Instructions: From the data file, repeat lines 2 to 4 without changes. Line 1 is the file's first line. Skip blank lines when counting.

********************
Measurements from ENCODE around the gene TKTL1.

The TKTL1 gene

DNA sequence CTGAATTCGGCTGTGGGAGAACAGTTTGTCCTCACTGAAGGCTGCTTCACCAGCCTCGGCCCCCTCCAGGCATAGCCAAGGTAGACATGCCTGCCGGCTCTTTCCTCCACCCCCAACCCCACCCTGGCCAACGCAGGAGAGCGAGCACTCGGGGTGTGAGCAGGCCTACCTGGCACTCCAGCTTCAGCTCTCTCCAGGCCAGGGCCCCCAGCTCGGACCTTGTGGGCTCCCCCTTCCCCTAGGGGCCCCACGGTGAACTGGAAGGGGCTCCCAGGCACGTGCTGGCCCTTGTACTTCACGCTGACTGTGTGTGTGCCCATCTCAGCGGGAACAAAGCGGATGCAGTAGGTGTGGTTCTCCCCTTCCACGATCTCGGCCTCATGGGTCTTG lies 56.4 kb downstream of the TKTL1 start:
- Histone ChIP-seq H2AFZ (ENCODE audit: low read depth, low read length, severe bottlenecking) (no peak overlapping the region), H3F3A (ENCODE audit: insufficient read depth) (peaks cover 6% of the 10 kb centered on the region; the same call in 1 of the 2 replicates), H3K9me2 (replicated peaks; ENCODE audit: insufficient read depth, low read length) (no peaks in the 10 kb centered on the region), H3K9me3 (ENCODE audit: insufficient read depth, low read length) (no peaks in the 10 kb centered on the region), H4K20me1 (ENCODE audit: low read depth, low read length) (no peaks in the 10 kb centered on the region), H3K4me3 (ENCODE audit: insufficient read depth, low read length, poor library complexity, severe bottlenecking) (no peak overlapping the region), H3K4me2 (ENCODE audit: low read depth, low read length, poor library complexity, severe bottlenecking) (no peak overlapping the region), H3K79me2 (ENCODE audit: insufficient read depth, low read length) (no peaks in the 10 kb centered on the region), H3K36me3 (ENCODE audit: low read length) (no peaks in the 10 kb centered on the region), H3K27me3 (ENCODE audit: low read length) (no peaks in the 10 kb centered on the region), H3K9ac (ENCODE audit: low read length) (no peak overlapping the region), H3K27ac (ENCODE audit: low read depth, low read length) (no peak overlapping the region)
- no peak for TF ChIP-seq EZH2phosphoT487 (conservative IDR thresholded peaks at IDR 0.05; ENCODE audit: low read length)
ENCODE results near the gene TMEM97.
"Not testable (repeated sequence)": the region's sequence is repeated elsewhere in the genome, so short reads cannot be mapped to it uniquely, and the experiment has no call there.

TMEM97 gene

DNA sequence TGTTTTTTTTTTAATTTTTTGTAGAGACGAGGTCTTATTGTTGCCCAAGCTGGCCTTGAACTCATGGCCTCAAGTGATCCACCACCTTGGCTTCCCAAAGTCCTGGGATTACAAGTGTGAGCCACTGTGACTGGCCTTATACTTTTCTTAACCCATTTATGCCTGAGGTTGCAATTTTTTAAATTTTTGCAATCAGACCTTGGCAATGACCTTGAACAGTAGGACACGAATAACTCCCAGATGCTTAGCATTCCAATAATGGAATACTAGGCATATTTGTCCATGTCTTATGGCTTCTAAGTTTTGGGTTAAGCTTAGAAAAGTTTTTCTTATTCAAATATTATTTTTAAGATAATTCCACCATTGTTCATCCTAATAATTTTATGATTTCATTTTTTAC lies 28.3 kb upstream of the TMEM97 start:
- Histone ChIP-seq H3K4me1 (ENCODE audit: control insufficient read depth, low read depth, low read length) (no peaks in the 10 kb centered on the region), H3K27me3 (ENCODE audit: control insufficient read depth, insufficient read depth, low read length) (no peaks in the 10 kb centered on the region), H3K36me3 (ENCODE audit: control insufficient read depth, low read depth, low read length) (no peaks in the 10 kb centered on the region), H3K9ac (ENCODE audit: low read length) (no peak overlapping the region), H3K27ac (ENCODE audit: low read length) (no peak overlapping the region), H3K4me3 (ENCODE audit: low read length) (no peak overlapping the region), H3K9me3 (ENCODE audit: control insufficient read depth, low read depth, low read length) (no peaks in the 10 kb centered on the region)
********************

The TKTL1 gene

DNA sequence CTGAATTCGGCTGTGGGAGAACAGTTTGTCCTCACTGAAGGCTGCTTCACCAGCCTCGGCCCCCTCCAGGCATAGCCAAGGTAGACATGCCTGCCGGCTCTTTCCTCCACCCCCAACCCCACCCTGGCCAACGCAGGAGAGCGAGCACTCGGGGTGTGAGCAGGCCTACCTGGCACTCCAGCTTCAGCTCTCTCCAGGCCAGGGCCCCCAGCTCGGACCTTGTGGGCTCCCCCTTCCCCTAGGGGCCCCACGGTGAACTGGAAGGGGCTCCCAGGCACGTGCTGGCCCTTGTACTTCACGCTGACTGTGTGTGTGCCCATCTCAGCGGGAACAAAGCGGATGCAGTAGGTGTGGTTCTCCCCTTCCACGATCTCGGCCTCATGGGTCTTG lies 56.4 kb downstream of the TKTL1 start:
- Histone ChIP-seq H2AFZ (ENCODE audit: low read depth, low read length, severe bottlenecking) (no peak overlapping the region), H3F3A (ENCODE audit: insufficient read depth) (peaks cover 6% of the 10 kb centered on the region; the same call in 1 of the 2 replicates), H3K9me2 (replicated peaks; ENCODE audit: insufficient read depth, low read length) (no peaks in the 10 kb centered on the region), H3K9me3 (ENCODE audit: insufficient read depth, low read length) (no peaks in the 10 kb centered on the region), H4K20me1 (ENCODE audit: low read depth, low read length) (no peaks in the 10 kb centered on the region), H3K4me3 (ENCODE audit: insufficient read depth, low read length, poor library complexity, severe bottlenecking) (no peak overlapping the region), H3K4me2 (ENCODE audit: low read depth, low read length, poor library complexity, severe bottlenecking) (no peak overlapping the region), H3K79me2 (ENCODE audit: insufficient read depth, low read length) (no peaks in the 10 kb centered on the region), H3K36me3 (ENCODE audit: low read length) (no peaks in the 10 kb centered on the region), H3K27me3 (ENCODE audit: low read length) (no peaks in the 10 kb centered on the region), H3K9ac (ENCODE audit: low read length) (no peak overlapping the region), H3K27ac (ENCODE audit: low read depth, low read length) (no peak overlapping the region)